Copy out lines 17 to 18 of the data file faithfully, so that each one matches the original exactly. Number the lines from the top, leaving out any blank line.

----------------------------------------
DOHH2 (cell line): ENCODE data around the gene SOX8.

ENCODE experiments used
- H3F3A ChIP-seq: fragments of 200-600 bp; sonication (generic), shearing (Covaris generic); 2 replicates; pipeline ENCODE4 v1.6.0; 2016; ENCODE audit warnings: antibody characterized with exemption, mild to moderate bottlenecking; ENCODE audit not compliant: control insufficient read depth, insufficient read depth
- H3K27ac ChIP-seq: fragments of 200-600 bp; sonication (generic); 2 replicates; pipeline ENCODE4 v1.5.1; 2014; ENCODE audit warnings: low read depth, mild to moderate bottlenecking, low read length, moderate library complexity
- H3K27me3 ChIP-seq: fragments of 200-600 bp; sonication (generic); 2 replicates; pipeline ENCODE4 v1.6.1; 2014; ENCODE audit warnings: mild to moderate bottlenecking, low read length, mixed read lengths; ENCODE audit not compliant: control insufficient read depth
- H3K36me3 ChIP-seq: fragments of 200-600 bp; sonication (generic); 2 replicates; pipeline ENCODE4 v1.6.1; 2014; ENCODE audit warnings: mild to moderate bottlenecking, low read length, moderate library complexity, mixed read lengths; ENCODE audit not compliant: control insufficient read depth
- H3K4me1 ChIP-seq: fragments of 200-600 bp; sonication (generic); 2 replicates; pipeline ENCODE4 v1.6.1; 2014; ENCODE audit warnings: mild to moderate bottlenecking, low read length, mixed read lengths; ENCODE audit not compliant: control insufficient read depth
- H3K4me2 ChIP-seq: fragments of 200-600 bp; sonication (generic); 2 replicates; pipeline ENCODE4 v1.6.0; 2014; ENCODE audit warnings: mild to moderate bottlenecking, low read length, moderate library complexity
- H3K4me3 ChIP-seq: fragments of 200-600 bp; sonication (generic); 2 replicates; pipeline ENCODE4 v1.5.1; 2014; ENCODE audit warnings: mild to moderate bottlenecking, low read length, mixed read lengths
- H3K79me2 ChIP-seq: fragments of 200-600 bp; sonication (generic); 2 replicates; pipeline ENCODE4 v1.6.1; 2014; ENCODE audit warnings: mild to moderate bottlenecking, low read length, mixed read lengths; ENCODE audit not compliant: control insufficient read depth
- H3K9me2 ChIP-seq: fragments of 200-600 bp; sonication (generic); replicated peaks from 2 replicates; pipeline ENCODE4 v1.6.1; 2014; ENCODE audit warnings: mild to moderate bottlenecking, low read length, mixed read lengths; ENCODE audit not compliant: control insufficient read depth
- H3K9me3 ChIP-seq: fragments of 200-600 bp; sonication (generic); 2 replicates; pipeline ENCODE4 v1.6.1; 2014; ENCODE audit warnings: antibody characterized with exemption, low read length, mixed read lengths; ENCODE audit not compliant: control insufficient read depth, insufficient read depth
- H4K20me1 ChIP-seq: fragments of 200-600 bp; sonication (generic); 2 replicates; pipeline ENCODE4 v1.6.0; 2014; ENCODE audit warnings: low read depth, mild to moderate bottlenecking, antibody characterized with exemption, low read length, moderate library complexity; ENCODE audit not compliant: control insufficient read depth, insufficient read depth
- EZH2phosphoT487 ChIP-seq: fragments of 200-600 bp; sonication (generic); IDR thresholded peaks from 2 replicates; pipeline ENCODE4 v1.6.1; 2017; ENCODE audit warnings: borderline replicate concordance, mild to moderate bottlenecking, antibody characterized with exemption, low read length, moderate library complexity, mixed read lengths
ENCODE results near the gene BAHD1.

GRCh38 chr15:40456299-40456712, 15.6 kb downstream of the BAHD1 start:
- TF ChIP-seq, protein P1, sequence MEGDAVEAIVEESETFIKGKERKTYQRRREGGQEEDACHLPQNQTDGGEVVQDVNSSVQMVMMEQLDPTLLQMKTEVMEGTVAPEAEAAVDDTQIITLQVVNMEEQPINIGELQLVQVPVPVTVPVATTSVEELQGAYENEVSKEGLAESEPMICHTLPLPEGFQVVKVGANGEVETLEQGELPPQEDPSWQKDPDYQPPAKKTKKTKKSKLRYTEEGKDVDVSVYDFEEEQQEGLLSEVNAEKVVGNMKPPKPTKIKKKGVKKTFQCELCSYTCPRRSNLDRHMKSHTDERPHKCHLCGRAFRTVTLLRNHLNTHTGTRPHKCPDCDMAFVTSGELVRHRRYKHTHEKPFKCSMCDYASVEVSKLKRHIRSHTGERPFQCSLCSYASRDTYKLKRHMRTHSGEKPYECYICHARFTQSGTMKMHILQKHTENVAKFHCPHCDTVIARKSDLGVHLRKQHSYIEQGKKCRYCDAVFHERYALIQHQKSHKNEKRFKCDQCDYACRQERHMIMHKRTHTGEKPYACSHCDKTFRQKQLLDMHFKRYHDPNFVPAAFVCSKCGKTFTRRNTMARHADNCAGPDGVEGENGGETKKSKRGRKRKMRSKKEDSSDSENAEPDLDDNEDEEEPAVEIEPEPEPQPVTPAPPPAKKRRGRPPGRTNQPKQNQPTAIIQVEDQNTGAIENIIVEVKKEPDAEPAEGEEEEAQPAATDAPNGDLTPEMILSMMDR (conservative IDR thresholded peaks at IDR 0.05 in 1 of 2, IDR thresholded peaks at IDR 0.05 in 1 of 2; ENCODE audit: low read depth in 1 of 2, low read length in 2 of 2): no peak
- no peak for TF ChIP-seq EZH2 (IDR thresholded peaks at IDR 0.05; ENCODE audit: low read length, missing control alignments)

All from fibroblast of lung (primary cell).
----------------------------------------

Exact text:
- TF ChIP-seq, protein P1, sequence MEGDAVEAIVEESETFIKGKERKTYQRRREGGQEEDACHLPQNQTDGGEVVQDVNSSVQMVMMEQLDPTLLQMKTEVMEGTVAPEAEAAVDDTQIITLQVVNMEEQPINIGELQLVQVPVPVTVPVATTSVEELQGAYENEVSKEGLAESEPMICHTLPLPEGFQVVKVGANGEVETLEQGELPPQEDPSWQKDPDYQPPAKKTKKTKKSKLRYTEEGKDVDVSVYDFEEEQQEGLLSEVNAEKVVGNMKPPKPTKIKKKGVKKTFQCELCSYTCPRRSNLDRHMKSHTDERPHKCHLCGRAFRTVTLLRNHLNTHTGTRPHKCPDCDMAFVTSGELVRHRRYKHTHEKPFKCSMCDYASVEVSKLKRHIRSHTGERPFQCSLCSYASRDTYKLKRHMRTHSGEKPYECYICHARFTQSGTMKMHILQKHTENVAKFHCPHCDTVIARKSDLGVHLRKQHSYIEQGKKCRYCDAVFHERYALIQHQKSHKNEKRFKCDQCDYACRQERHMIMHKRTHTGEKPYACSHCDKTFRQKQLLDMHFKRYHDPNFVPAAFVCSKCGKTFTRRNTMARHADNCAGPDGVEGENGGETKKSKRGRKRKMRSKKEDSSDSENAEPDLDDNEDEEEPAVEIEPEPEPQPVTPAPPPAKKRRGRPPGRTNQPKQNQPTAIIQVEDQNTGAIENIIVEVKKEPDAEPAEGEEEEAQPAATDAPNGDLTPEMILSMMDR (conservative IDR thresholded peaks at IDR 0.05 in 1 of 2, IDR thresholded peaks at IDR 0.05 in 1 of 2; ENCODE audit: low read depth in 1 of 2, low read length in 2 of 2): no peak
- no peak for TF ChIP-seq EZH2 (IDR thresholded peaks at IDR 0.05; ENCODE audit: low read length, missing control alignments)